Heat flow in buildings
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Heat flow in buildings

Heat is a form of energy which flows from a hotter to a colder source. Solar radiance is the most important factor in determining heat flow; in summer heat is likely to flow into a building whilst during the winter the flow is reversed. Northern Europe has long winters and short summers whereas the length of the seasons is reversed in southern Europe.

The level of comfort inside a building depends upon the season, time of day and whether the room is being heated or cooled; it also depends upon the level of activity such as working during the day or sleeping at night. In the home the largest amount of energy is used for space heating and it is important to understand the ways in which heat can flow in order to reduce our energy consumption and use energy more efficiently.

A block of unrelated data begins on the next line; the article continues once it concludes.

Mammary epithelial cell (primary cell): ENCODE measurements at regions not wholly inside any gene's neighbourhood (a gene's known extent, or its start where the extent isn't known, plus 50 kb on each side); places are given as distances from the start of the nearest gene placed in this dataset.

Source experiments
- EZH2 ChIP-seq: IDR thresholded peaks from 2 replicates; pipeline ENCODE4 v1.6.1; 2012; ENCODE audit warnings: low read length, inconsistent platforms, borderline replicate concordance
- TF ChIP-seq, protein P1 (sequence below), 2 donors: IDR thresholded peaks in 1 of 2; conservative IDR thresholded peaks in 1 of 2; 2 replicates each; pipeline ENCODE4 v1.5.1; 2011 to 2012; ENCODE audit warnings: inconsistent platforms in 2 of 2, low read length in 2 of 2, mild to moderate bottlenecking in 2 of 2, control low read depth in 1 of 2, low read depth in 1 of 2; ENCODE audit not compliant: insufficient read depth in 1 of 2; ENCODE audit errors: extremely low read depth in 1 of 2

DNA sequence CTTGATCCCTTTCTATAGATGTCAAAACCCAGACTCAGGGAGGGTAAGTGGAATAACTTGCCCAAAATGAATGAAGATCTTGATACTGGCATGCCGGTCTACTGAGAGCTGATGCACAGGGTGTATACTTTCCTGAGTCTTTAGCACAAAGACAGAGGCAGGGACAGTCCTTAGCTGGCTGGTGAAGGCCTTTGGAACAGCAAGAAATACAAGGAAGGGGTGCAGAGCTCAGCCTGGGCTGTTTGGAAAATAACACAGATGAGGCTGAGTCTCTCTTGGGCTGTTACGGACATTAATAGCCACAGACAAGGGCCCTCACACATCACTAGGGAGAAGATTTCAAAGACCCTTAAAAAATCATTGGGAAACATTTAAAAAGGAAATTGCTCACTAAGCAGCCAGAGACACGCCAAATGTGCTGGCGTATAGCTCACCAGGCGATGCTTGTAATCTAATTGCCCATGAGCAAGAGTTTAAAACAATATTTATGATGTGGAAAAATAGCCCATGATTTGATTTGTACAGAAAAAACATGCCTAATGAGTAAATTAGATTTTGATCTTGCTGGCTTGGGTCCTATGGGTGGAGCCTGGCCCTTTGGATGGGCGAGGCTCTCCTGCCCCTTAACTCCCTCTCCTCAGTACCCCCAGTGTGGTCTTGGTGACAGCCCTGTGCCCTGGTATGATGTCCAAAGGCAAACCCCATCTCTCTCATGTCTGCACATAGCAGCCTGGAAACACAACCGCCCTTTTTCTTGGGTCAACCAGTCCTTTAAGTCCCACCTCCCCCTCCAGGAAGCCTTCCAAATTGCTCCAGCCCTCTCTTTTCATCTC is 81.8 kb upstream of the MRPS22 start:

Heat transfer

Heat energy can be transferred from a hot to a colder object in three ways

  • Conduction where the heat is physically transferred across a like a wall or window
  • Convection in which the heat is circulated away from the heat source by moving air
  • Radiation in which heat is transferred by heat waves, the sun being the ultimate radiation source

These heat transfer processes are all dependent upon the difference in temperature between the hot and cold source; the greater the temperature difference the faster the heat transfer.

IIlustration of heat transfer processes
The process is of course reversible; in summer the heat flow is inward because it is warmer outside than inside whilst during the winter the flow is outward when it is warmer inside than outside. The objective of good passive architecture is to reduce both sets of heat flow arising from radiation (see Chapter 5).

The role of insulation is to reduce the rate of at which heat flows by conduction. The opening and closing of windows will alter the ventilation. If there are no ventilation vents the windows will need to be open sufficiently to give good air quality but not too far to prevent unnecessary heat loss.



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